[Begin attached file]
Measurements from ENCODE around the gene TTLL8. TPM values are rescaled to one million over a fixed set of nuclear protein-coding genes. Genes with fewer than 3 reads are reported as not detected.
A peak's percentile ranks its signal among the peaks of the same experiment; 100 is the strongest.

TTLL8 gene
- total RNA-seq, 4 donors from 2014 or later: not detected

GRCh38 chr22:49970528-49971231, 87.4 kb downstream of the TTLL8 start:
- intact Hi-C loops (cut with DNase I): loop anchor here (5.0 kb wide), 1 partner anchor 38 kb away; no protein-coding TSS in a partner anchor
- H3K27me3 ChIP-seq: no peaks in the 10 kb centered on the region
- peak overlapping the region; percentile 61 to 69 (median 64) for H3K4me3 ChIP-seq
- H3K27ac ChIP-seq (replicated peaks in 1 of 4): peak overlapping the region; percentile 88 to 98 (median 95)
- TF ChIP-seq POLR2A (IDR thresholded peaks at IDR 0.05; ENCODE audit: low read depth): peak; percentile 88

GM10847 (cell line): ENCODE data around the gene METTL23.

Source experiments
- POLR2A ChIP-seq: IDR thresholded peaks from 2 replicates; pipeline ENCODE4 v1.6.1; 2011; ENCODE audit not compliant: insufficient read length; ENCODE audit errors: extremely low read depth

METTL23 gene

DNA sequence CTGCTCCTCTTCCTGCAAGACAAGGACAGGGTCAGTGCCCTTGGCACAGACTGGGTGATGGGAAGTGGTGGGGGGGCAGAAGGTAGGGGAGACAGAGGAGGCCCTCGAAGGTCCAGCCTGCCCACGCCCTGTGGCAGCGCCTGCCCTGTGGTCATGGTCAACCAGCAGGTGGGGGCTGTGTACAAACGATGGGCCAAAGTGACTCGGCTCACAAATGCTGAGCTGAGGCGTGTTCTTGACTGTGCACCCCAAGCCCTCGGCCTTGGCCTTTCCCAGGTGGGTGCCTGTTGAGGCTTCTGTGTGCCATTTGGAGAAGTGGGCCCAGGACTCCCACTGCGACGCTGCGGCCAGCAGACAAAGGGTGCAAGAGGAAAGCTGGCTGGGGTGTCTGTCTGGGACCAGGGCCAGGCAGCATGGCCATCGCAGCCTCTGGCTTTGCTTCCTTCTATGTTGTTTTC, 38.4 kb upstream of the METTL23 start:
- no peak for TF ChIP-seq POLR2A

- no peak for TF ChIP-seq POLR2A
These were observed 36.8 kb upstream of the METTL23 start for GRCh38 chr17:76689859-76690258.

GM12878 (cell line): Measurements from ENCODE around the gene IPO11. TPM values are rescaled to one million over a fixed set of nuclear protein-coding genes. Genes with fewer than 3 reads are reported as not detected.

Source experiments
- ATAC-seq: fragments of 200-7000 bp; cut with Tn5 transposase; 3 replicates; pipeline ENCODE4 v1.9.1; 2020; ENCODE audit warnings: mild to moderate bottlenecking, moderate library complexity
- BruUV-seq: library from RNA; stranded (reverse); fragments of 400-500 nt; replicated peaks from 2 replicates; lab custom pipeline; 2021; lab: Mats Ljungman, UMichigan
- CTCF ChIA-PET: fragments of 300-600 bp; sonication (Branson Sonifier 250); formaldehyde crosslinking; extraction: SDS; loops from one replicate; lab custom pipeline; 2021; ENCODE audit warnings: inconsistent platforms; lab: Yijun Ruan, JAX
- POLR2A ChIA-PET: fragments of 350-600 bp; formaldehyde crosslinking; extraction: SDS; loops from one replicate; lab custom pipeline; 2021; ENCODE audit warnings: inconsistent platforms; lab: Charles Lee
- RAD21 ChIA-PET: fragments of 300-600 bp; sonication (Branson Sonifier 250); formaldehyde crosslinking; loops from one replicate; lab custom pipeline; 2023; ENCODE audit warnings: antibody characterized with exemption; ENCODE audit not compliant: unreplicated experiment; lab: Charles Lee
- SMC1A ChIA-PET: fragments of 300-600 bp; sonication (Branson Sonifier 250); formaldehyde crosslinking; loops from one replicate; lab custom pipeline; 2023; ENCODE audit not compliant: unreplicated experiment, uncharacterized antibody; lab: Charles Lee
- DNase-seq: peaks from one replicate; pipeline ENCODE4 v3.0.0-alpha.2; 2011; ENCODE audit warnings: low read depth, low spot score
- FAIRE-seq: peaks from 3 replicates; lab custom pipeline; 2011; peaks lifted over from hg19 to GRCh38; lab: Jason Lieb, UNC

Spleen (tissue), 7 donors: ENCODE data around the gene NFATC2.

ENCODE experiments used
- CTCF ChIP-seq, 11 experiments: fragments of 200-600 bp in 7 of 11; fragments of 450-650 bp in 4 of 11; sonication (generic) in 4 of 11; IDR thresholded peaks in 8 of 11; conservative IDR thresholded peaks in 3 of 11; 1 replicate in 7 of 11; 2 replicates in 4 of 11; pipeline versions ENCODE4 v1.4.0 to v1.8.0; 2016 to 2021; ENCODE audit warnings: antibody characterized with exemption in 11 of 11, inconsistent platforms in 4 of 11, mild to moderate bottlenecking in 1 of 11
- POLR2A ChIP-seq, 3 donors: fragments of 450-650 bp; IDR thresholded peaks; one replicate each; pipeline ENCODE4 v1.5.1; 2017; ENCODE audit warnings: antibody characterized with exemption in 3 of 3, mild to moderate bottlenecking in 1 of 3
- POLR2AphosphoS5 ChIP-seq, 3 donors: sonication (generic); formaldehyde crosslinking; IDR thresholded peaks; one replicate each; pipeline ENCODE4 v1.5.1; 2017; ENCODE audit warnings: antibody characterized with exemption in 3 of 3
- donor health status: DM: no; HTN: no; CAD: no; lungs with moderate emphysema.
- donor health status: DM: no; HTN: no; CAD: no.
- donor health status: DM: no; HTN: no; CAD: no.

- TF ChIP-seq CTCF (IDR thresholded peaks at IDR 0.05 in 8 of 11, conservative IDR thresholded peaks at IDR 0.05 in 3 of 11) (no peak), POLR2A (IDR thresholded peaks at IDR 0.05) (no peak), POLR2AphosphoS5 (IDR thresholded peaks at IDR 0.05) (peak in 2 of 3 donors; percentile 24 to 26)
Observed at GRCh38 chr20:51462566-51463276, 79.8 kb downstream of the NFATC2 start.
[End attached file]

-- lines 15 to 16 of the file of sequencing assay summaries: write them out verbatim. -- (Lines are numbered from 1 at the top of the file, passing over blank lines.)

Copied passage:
DNA sequence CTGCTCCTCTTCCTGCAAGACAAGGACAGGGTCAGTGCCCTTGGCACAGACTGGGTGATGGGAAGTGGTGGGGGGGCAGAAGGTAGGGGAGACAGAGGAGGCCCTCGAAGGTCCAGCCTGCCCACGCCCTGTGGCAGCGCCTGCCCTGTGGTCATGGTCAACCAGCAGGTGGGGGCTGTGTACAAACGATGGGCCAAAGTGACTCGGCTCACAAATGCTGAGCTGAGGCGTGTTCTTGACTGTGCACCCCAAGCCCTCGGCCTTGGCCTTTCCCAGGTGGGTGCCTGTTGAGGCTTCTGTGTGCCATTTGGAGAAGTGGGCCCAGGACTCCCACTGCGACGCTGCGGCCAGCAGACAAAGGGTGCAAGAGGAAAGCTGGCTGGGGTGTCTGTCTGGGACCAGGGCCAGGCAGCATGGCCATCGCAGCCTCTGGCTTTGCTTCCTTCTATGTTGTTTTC, 38.4 kb upstream of the METTL23 start:
- no peak for TF ChIP-seq POLR2A